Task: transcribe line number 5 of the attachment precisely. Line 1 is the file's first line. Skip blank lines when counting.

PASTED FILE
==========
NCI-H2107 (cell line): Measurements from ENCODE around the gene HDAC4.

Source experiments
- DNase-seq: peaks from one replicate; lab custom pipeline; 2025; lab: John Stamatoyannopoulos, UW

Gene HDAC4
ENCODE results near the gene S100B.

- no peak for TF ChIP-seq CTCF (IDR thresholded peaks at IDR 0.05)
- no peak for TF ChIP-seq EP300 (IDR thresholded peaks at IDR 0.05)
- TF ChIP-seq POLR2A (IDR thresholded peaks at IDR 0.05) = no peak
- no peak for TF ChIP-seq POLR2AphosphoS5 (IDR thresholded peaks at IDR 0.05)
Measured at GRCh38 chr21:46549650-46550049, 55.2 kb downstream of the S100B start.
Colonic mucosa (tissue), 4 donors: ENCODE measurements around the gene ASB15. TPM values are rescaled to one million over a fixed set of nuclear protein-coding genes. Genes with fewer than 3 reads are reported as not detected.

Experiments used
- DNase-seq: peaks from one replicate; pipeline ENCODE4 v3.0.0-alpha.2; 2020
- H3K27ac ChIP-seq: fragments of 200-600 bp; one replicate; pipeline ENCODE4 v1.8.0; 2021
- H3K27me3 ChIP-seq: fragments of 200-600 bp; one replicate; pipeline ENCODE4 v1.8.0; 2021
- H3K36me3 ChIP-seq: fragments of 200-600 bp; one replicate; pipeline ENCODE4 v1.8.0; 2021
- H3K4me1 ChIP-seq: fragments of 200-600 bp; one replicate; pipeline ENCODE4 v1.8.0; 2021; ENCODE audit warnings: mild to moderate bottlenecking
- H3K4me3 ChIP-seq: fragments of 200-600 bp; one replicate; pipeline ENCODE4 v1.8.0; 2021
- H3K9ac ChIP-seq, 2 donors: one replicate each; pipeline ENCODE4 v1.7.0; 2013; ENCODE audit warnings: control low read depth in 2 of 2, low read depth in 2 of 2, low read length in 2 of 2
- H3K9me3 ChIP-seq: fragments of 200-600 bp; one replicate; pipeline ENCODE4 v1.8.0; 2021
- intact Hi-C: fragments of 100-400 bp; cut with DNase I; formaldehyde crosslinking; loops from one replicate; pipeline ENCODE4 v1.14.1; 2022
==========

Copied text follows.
ENCODE results near the gene S100B.